Allison Graves
By Allison Graves August 28, 2016
Linda Qiu
By Linda Qiu August 28, 2016

Supporters of Donald Trump and Hillary Clinton took a week’s worth of attack lines to the Sunday shows, arguing about the propriety of the Clinton Foundation and Trump’s appeals to African-American voters.

Defending Trump’s claim that Clinton is a "bigot," GOP chairman Reince Priebus argued that Clinton at the least has taken the black vote for granted.

"She’s the one that labeled African-American youth as ‘superpredators,’ " Priebus said on NBC’s Meet the Press.

That attack, which Trump had also made days earlier on Twitter, rates Mostly True. Clinton did use the term, but Priebus left out some context.

‘Superpredators’ in context

The "superpredators" line comes from a 1996 speech in which Clinton praised the 1994 Violent Crime Control and Law Enforcement Act signed into law by her husband Bill Clinton

Provisions of the act included a ban on some assault weapons, more funding for community policing and an expansion of the death penalty. The legislation was championed by Bill Clinton as a way to reduce the number of African-Americans being killed in drug-related incidents, but it has drawn criticism in recent years for sending disproportionate numbers of African-Americans to prison.

After praising the law’s support for community policing, Hillary Clinton said the law would beef up efforts to fight gangs.

"They are often connected to big drug cartels, they are not just gangs of kids anymore," Clinton said. "They are often the kinds of kids that are called superpredators — no conscience, no empathy. We can talk about why they ended up that way, but first, we have to bring them to heel."

Clinton did not specifically label superpredators as African-American, but the context of her speech suggests it was a reasonable inference.

Those remarks followed Clinton into this year’s election, when activists with the Black Lives Matter movement confronted Clinton at a private fundraiser in February, telling her she owed black people an apology. A day later, Clinton released a statement expressing regret for her word choice.

"Looking back, I shouldn't have used those words, and I wouldn't use them today," she said.

Trump donates to Clinton Foundation

Trump has also been attacking Clinton for conflicts of interest surrounding her family’s foundation. But Democrats have counterattacked by pointing out that Trump himself donated to the nonprofit he now calls a pay-to-play operation.

Addressing the topic on Meet the Press, Barack Obama’s former campaign manager David Plouffe noted the Clinton Foundation’s work on HIV/AIDS and malaria and Trump’s own ties to the charity.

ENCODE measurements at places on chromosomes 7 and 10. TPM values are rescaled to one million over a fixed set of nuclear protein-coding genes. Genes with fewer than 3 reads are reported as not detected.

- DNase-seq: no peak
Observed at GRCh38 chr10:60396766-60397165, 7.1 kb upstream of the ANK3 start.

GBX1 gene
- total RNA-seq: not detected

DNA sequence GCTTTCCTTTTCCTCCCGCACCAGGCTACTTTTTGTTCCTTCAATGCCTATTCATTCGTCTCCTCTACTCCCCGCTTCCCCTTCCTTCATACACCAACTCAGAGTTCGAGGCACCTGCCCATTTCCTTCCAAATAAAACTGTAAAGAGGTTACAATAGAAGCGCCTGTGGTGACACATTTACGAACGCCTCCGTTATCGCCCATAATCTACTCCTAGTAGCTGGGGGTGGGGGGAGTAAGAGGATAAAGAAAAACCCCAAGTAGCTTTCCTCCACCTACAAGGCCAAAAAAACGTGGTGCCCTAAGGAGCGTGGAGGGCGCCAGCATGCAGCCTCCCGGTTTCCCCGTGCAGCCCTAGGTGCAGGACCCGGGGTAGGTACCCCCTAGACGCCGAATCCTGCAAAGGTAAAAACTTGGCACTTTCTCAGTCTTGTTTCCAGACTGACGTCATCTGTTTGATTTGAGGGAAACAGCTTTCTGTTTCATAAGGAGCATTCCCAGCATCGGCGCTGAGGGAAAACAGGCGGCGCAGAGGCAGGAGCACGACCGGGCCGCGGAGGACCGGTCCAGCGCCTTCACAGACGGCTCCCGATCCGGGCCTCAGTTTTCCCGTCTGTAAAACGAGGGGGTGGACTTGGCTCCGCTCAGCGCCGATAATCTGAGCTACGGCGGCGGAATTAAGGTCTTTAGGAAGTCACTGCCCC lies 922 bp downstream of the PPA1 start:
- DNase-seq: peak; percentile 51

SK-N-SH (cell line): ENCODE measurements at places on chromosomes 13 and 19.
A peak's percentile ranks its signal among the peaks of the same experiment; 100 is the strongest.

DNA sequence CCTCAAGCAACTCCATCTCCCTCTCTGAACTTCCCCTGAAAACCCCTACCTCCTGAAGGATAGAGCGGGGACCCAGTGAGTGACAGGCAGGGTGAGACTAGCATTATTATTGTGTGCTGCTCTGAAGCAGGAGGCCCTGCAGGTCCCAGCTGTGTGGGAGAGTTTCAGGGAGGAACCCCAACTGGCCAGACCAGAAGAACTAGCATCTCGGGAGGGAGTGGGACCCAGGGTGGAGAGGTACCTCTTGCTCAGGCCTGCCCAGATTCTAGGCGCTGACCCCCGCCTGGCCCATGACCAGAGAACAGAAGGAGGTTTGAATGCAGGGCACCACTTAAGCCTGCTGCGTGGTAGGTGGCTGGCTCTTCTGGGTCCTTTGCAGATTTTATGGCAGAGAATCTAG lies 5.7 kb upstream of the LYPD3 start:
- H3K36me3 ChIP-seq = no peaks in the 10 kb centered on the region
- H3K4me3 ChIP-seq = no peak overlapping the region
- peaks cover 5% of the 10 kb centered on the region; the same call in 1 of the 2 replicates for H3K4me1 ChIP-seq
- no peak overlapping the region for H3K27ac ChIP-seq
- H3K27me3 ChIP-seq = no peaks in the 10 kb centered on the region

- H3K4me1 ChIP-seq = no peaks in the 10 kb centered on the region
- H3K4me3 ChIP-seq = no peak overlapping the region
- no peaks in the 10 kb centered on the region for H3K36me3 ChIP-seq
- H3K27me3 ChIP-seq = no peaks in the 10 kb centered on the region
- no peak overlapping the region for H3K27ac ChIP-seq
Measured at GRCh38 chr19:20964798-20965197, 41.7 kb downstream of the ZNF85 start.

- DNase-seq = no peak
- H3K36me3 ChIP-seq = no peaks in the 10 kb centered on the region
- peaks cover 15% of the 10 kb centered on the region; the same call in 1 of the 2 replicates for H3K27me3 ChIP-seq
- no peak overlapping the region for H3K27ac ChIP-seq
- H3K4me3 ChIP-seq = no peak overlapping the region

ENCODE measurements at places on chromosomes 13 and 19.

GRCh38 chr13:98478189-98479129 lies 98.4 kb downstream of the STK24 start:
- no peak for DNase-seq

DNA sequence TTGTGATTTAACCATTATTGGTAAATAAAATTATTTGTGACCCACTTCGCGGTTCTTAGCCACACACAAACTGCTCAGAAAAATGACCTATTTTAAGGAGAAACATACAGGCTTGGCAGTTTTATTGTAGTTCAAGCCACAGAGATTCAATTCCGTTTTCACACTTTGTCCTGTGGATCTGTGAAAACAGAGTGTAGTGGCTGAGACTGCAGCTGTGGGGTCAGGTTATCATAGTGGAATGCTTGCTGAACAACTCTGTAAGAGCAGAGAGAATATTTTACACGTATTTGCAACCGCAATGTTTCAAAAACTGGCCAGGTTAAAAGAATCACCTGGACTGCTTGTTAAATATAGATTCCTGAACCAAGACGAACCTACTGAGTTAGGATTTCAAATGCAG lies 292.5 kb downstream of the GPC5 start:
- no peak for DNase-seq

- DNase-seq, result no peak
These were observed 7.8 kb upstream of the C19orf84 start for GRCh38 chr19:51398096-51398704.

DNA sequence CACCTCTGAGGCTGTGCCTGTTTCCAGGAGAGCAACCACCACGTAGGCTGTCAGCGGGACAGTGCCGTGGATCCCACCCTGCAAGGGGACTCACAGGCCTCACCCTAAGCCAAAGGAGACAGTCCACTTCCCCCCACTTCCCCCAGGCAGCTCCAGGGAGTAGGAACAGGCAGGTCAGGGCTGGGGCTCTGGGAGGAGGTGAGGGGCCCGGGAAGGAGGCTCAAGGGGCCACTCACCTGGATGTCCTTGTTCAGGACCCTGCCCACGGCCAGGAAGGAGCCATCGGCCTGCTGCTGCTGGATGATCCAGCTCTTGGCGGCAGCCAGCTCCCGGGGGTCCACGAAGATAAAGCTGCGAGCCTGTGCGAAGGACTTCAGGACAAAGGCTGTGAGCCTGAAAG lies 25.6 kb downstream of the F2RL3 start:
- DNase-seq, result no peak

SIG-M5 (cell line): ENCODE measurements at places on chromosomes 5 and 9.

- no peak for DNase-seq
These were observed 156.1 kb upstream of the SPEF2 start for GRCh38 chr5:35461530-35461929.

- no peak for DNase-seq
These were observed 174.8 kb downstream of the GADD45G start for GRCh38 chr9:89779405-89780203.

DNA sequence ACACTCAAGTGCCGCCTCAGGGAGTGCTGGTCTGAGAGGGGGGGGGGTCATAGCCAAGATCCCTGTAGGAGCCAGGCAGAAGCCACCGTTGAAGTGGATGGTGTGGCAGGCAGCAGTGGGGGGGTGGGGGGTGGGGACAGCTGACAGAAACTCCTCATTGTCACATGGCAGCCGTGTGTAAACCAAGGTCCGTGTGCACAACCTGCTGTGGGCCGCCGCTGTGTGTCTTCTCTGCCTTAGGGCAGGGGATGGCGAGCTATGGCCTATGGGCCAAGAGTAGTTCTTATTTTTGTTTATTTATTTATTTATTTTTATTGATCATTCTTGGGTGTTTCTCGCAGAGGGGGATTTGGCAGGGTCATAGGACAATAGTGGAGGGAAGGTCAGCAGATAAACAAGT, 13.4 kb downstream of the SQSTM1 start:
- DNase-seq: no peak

"The Clinton Foundation, I think it’s a universal agreement, has done remarkable work around the world. I think Donald Trump himself contributed $100,000 to the foundation," he said.

Plouffe is right that Trump gave at least $100,000 to the foundation, a fact that Trump and his campaign readily admit. One caveat: It appears that money likely came through Trump’s own foundation, not directly from Trump. The claim rates Mostly True.

The Clinton Foundation lists Donald J. Trump as a contributor with a cumulative lifetime donation amount between $100,001 to $250,000. Tax forms show that the Donald J. Trump Foundation (which Trump controls) donated $100,000 to the foundation in 2009 and reserved a table at a 2010 Clinton Foundation gala for $10,000.  

Trump’s gift places him in the top 0.2 percent of the foundation’s donors. Most of its 300,000 donors (85.5 percent) gave less than $250.

Breaking it down by dollar amount, however, Trump’s total contribution isn’t that big. We estimated that the foundation received at least $800 million in donations, with over 70 percent of which came from gifts of $1 million or more.

Trump doesn’t deny that he donated to the Clinton Foundation. During the first GOP primary debate in August 2015, Trump voluntarily mentioned it.

"When they call, I give. And you know what? When I need something from them two years later, three years later, I call them, they are there for me," Trump said. "With Hillary Clinton, I said be at my wedding, and she came to my wedding. You know why? She didn’t have a choice, because I gave. I gave to a foundation that, frankly, that foundation is supposed to do good. I didn’t know her money would be used on private jets going all over the world."

For the record, the Clintons did attend Trump’s third wedding to Melania Knauss, but that occurred in 2005, four years before the $100,000 donation.

A few months, Trump gave similar answers asked to explain his charitable giving record.

"I did give to the Clinton Foundation. What I didn't know is they'd be using it for private aircraft and things like that. The Clinton Foundation was helping with Haiti and with lots of other things and I thought it was going to do some good work. So, it didn't make any difference to me," he said on Jan. 31’s Fox News Sunday. "Again, I was a businessman and it was my obligation to get along with everybody, including the Clintons, including Democrats and liberals and Republicans and conservatives."

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Fact-checking the Aug. 28 Sunday shows